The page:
Landscape as Archive is a program of three short films exploring the way an actual landscape can be a repository for history – or even ideas. It plays at the Gene Siskel Film Center on Thursday, Oct. 6 as part of the Conversations at the Edge series. Film critic Jonathan Miller offered Eight Forty-Eight his take on the program.
We often conceive of landscape as something that presents itself to the eye. Whether a compelling vista, or an artfully composed painting of an outdoor scene, landscapes are something we see. But, that definition has significant limitations: it limits us to the surface and to the present. Past events, stories, and legends, also shape a landscape’s identity. And what is underground, be it literally or figuratively, gives a landscape its character. The films screening in the Landscape as Archive program show vividly that landscape is a complex, multi-faceted, historical entity.
Mountain State, made by Bill Brown in 2003, takes us on a ramble across West Virginia,. Brown films the historical markers that summarise the significance of a place, while his off-screen voice guides us. He lets his camera roll, so the viewer’s eye can wander through the scene, soaking in the details.
In one of the first shots of the film, Brown runs through the woods, dematerialized by camera trickery into a ghostly figure in an orange poncho passing through the trees. Yesterday’s stories haunt the mute places of today. Borders, war, massacres, and archaeological relics coalesce with highways, power lines, and rubbish into a hybrid geography. Brown’s compilation of historical markers shows that the historical dimension of our environment has diminished. An important site may hardly hold our attention as much as an adjacent fast food restaurant.
The earth at times literally is an archive, a place where accumulated artifacts are stored. Lee Lynch and Lee Anne Schmitt’s film Bowers Cave takes us to a spot in California where one such repository was once located. In Southern California in the 1880’s, a boy discovered a cave containing an impressive trove of Native American artifacts. Stephen Bower, an amateur archaeologist, promptly purchased the lot, which he then sold for profit. Many of the artifacts disappeared into private collections, a portion of them now reside in Harvard’s Peabody Museum.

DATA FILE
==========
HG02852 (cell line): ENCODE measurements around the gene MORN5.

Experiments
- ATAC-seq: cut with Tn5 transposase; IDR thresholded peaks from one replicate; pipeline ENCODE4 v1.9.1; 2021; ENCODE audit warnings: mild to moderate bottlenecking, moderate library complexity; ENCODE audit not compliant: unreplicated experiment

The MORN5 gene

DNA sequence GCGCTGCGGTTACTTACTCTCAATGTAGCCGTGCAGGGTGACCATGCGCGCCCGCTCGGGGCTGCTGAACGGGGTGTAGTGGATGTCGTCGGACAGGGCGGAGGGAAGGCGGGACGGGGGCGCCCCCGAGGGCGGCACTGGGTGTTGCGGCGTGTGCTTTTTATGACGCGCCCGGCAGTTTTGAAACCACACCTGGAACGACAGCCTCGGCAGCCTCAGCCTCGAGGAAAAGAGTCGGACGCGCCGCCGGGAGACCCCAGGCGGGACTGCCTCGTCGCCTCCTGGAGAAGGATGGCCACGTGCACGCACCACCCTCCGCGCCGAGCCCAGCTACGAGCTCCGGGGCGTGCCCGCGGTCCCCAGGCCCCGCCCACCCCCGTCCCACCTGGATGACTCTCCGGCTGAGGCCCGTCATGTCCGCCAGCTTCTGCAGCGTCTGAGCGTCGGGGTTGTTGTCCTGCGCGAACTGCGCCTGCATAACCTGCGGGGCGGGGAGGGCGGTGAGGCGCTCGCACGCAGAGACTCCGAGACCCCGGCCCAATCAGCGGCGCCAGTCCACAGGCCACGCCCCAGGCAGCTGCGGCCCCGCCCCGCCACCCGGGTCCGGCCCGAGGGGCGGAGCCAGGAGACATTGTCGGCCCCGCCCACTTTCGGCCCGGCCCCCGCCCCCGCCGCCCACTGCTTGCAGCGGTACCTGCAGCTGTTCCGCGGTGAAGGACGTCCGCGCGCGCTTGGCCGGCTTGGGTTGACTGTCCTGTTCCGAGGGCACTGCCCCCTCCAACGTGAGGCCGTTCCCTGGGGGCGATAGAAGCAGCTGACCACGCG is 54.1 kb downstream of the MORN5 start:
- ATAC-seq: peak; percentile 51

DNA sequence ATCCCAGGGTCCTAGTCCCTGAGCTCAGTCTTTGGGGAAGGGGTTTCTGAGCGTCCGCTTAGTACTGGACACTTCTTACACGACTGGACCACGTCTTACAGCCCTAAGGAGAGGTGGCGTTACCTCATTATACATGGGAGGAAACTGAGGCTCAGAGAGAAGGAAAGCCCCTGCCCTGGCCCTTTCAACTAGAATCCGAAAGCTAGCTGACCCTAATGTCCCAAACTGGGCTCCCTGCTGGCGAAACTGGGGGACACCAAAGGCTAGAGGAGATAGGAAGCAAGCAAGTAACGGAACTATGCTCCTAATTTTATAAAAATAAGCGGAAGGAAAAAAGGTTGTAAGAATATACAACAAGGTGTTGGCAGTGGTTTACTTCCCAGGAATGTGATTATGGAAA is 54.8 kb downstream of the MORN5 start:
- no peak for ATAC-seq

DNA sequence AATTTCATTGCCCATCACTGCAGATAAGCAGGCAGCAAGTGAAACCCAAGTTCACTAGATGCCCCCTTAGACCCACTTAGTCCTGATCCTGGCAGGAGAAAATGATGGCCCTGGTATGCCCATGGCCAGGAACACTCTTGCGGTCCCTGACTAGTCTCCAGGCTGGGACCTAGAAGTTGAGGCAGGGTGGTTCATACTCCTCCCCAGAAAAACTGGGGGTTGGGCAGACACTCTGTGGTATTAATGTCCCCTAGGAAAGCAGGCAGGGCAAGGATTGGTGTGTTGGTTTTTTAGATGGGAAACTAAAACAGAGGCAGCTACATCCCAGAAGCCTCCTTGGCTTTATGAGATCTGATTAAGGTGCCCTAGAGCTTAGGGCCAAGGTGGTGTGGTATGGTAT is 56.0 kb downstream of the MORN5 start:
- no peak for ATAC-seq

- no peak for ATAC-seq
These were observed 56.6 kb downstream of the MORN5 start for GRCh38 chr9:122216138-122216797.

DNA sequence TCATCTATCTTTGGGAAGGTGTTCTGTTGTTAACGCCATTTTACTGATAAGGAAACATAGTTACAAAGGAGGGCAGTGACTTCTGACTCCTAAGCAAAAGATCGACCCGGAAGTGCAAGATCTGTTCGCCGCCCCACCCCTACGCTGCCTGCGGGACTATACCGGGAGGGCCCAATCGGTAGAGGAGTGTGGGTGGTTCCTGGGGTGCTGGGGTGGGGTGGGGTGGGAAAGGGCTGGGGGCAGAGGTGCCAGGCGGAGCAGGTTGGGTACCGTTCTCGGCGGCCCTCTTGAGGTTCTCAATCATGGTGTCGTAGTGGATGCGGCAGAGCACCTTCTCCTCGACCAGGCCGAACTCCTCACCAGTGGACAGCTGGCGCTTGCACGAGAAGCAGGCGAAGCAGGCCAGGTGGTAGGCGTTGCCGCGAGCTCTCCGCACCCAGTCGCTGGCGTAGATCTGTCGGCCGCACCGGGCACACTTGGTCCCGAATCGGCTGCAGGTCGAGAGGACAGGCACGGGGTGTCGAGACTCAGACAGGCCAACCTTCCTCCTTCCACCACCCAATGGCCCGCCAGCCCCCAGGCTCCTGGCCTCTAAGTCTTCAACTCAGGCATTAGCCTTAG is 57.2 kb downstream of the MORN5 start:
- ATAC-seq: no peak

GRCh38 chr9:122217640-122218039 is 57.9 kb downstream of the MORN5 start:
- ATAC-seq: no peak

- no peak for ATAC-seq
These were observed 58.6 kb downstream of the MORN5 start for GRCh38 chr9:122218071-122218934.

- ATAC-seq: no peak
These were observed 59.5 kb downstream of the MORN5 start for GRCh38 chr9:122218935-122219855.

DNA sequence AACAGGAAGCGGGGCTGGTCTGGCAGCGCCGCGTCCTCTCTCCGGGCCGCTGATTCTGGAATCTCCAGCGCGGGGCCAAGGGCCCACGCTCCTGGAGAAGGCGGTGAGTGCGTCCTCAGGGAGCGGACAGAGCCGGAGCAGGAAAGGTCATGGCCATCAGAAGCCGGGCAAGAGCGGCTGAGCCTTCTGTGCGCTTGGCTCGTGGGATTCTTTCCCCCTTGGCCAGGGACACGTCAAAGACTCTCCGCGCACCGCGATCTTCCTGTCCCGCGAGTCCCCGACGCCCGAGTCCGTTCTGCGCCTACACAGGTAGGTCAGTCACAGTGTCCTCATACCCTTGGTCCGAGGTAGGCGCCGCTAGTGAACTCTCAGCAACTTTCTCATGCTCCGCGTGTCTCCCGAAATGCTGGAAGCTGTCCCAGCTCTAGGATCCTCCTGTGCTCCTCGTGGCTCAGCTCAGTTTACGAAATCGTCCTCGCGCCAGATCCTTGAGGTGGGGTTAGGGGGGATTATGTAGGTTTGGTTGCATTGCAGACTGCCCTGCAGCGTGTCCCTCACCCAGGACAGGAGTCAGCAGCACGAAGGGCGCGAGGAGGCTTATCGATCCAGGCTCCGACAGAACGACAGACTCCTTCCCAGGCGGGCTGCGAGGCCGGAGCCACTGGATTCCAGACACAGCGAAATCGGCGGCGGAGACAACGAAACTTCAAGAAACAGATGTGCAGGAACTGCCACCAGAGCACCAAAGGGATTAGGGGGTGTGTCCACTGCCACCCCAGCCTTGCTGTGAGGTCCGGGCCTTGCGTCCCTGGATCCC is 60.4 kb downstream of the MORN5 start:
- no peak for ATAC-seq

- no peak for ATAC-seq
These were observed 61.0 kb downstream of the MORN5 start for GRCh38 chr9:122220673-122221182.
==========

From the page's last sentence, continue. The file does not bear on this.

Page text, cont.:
The cache of artifacts appears to have been placed in the cave by a group of Indians in revolt against the influence of Spanish Colonial missionaries. While describing this attempt to preserve their heritage and identity, the filmmakers show us what the place has since become. The cave sits next to Chiquita Canyon landfill, where garbage from nearby Los Angeles is processed. Over images of this ongoing burial, the filmmakers run text from Chumash Indian lore. They also show us images of plastic figurines of Native Americans and Spanish Missionaries. The toys speak of how manifest cultural heritage masks a pervasive historical amnesia. They are a negative image of the artifacts the cave once contained. Bowers cave, it turns out, is part of a restless landscape where cultural imperialism has left behind an enormous void.
Dear Bill Gates, a film by Sarah J. Christman, starts with the filmmaker composing an email to Gates. Christman uses her one-sided correspondence with Gates as a starting point for an essay linking the effects of mining on the landscape to the existence of a massive underground storage facility in a former mine. That facility now houses the Corbis archive, the image licensing service owned by Gates containing more than 100 million images. As Christman explains, images don’t endure, and very often our desire to see something exposes it to forces that promote its deterioration. Burying an archive in a temperature controlled vault serves to preserve it, at the same time, the archive is entombed, made inaccessible and a step closer to oblivion.
Musing on the mortality of images, Christman points to landscape’s instability as a repository for memory. Imbuing a landscape with our personal memories creates a casual and ephemeral relation, whereas burying in a landscape the records of our cultural heritage makes evident assumptions of stability and permanence.
The digital technology Christman uses to craft her film challenges such assumptions. Although her email to Gates will be archived somewhere, and so remain nominally accessible, it is obviously a momentary and impermanent communication. The agility of her argument says much about the status of contemporary landscape: a cascade of dislocations and shifting interfaces, abrupt jumps from the virtual to the actual, sudden translations from screen to screen.
The films in the Landscape as Archive program attest to the profound voice our environment has, a voice that speaks volubly about our identity. These artists understand that a landscape is neither simple vista, nor pretty picture. Rather they tell us that a landscape contains the accumulated residue and resonance of our selves.
Music Button: This Will Destroy You, “The World Is Our __”, from the album Young Mountain, (Magic Bullet)